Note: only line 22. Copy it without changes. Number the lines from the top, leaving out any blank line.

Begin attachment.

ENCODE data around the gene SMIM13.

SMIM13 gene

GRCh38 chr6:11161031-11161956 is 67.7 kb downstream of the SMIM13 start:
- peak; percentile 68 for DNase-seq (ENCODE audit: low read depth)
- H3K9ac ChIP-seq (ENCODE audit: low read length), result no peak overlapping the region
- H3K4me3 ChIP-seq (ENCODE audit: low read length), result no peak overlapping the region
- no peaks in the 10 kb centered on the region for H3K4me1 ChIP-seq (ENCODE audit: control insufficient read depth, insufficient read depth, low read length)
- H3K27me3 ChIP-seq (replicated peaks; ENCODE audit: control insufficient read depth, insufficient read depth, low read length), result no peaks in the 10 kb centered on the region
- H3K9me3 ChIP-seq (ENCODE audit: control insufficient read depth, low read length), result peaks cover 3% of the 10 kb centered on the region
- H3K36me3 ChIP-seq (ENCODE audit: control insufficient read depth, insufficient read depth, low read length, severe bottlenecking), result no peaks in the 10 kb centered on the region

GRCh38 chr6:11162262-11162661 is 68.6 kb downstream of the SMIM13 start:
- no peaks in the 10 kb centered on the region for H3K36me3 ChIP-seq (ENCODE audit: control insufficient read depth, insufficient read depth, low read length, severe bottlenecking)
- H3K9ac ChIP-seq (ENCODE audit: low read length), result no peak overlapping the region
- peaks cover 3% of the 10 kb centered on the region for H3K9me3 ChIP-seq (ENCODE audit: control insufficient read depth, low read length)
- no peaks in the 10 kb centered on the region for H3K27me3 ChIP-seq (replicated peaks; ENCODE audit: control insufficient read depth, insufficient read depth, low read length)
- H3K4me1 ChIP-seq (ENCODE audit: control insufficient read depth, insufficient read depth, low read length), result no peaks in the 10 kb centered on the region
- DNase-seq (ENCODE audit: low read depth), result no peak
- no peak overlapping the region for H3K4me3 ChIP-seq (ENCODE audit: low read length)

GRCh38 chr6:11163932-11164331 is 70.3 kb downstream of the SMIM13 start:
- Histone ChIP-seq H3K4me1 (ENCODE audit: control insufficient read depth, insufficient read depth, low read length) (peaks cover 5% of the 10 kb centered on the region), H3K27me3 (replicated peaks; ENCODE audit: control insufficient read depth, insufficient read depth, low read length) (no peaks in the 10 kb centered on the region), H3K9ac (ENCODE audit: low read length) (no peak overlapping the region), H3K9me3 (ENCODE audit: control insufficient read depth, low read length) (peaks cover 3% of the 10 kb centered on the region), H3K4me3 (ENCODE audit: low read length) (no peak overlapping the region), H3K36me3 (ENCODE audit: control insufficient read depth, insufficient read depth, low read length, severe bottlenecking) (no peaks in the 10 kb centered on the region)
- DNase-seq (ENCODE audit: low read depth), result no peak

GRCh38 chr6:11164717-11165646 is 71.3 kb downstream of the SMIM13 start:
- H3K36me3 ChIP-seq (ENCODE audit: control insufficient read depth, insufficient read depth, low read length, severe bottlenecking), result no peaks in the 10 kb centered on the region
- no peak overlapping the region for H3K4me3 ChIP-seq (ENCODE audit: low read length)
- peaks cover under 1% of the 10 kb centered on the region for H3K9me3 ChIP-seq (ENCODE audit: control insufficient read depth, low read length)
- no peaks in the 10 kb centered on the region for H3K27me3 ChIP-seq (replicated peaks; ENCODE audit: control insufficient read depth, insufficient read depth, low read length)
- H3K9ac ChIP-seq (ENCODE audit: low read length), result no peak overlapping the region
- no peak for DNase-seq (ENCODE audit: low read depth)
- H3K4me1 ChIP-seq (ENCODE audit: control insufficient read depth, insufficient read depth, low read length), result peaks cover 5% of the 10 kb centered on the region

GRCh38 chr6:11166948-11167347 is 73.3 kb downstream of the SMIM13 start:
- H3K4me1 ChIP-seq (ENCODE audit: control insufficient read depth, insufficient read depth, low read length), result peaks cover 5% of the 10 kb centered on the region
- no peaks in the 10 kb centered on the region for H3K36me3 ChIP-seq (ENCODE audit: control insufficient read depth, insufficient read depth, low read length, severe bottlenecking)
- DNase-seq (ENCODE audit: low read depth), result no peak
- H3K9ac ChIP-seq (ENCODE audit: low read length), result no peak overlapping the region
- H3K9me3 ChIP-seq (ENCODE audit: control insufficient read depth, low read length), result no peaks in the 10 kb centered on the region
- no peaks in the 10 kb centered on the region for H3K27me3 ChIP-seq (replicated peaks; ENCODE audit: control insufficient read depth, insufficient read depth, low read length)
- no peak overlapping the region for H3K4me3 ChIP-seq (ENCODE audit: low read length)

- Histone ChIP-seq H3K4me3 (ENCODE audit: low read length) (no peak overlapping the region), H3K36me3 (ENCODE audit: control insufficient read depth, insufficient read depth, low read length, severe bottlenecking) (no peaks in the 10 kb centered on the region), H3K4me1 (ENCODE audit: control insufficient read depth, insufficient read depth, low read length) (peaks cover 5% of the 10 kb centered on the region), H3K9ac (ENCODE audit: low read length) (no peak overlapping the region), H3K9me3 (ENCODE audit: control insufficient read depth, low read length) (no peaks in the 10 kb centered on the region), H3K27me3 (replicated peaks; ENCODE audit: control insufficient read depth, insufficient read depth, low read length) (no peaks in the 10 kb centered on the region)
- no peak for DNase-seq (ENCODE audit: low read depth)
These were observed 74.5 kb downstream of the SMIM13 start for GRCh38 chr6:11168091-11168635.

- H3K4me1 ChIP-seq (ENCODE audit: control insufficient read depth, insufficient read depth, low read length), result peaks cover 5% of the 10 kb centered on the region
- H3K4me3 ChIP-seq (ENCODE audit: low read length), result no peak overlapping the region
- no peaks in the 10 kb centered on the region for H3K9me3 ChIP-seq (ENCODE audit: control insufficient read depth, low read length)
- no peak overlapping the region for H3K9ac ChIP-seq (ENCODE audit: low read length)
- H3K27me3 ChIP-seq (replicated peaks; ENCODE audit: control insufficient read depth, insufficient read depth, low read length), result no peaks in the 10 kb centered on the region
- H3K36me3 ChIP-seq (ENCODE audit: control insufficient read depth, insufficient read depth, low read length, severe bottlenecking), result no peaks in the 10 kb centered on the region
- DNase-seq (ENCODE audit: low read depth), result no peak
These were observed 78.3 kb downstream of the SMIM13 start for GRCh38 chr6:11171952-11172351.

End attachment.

GRCh38 chr6:11164717-11165646 is 71.3 kb downstream of the SMIM13 start: